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This ‘needle’ beam could mean super-sharp ultrasound

Scientists have come up with an “analytically beautiful mathematical solution” to create a new type of beam pattern. It could apply to light, ultrasound, radar, and sonar and could yield unprecedented sharpness.

The pattern causes a light or sound wave to collapse inward, forming—during a mere nanosecond or less—an incredibly thin, intense beam before the wave expands outward again.

needle pulse beam animation
This animation shows how the circular wave fronts collapse into a needle-like thin power distribution with no side lobes.

“All the energy fits together in time and space so it comes together—BAM!—like a crescendo,” says Kevin Parker, explosively clapping his hands for emphasis. “It can be done with an optical light wave, with ultrasound, radar, sonar–it will work for all of them.”

Parker, an engineering professor at the University of Rochester, created the “needle pulse beam” with colleague Miguel Alonso, an optics professor. They describe it in a paper in Optics Express.

Why this beam is different

Most traditional beam patterns maintain a persistent shape as long as the source is operating. But, they are not as intense as the new beam.

“It is very localized, with no extensions or side lobes that would carry energy away from the main beam,” says Alonso.

“Finding a new beam pattern is like finding a new element. It doesn’t happen very often.”

Side lobes, radiating off a beam like the halos sometimes seen around a car headlight, are especially problematic in ultrasound. “Side lobes are the enemy,” Alonso says. “You want to direct all of your ultrasound wave to the one thing you want to image, so then, whatever is reflected back will tell you about that one thing. If you’re also getting a diffusion of waves elsewhere, it blurs the image.”

Because it is incredibly narrow, the new beam “makes it possible to resolve things at exquisite resolutions, where you need to separate tiny things that are close together,” Parker says, adding that the beam could have applications not only for ultrasound, but microscopy, radar, and sonar.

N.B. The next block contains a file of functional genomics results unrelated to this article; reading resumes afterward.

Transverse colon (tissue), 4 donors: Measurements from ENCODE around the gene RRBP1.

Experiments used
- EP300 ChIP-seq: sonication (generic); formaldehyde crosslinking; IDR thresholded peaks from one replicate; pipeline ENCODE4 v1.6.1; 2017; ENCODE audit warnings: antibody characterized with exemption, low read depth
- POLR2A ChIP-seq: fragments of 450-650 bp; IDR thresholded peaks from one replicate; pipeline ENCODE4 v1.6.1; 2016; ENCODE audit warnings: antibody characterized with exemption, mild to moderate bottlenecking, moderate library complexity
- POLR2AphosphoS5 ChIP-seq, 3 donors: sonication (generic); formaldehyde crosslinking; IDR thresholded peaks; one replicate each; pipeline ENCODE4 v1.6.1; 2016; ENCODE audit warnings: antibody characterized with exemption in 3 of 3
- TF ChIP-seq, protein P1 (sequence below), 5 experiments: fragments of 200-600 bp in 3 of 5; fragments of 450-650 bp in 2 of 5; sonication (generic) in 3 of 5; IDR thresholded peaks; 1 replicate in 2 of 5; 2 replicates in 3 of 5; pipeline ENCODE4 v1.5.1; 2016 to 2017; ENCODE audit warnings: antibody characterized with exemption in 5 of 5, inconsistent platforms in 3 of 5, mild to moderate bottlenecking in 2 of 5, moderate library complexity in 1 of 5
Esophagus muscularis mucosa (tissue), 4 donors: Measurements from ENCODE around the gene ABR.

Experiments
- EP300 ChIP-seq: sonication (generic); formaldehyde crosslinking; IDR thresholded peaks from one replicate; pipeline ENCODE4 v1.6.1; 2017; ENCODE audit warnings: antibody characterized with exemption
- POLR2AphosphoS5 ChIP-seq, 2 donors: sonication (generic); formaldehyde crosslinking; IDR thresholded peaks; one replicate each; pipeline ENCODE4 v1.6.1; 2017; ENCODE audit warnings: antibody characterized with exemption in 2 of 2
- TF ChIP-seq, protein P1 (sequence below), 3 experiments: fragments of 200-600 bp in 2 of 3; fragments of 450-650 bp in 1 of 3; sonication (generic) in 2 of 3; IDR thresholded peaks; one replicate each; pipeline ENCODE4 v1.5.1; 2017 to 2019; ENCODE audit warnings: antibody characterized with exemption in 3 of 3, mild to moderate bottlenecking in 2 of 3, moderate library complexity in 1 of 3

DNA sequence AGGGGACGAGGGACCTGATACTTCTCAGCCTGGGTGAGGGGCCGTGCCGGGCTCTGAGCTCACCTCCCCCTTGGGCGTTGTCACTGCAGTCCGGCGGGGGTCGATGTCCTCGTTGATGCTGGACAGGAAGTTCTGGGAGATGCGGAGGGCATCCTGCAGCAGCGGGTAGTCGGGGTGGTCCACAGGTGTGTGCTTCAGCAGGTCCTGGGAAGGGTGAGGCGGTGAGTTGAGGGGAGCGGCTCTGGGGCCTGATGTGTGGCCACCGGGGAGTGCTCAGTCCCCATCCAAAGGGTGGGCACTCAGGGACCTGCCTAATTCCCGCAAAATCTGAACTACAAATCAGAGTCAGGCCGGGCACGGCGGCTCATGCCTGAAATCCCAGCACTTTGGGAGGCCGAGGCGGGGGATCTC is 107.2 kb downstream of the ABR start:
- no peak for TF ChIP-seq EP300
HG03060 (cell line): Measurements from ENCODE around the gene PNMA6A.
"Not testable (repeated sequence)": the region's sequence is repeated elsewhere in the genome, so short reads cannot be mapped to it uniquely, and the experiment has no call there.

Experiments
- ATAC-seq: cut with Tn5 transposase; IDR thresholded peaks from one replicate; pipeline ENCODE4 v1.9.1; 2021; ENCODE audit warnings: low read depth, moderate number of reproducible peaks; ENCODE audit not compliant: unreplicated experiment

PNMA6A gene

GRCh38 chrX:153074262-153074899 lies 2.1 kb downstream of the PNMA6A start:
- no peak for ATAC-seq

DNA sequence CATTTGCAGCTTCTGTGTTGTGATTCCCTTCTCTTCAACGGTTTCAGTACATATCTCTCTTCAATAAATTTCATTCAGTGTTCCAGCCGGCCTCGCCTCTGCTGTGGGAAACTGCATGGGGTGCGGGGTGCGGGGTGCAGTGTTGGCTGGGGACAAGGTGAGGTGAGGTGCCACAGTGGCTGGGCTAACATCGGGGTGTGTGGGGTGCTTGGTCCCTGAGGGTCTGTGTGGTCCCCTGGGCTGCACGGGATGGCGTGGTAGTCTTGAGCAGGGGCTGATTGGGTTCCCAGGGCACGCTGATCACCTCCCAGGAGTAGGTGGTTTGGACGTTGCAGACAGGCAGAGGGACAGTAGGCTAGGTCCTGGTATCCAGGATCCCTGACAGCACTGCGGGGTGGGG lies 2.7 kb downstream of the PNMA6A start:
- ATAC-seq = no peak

According to Alonso, industrial applications might include any form of laser materials processing that involves putting as much light as possible on a given line.

‘It doesn’t happen very often’

The idea for the needle pulse beam originated with Parker, an expert in ultrasound, who for inspiration often peruses mathematical functions from a century or more ago in the “ancient texts.”

“I could see a general form of the solution; but I couldn’t get past the equation,” he says. “So I went to the person (Alonso) who I consider the world’s leading expert on optical theory and mathematics.”

The pattern results from what Parker calls “an analytically beautiful mathematical solution” that Alonso devised. He says it came to him while swimming with his wife in Lake Ontario.

“Many of the ideas I have do not happen at my desk,” Alonso says. “It happens while I’m riding my bicycle, or in the shower, or swimming, or doing something else—away from all the paperwork.”

Scientists find mathematical rules in random droplets

Parker says this discovery continues an international quest that began at the University of Rochester. In 1986—in the face of worldwide skepticism—researchers offered evidence of an unexpected new, diffraction-free light form. The so-called Bessel beam is now widely used.

“It had been decades since anyone formulated a new type of beam,” Parker says. “Then, as soon as the Bessel beam was announced, people were thinking there may be other new beams out there. The race was on.

“Finding a new beam pattern is like finding a new element. It doesn’t happen very often.”

Source: University of Rochester

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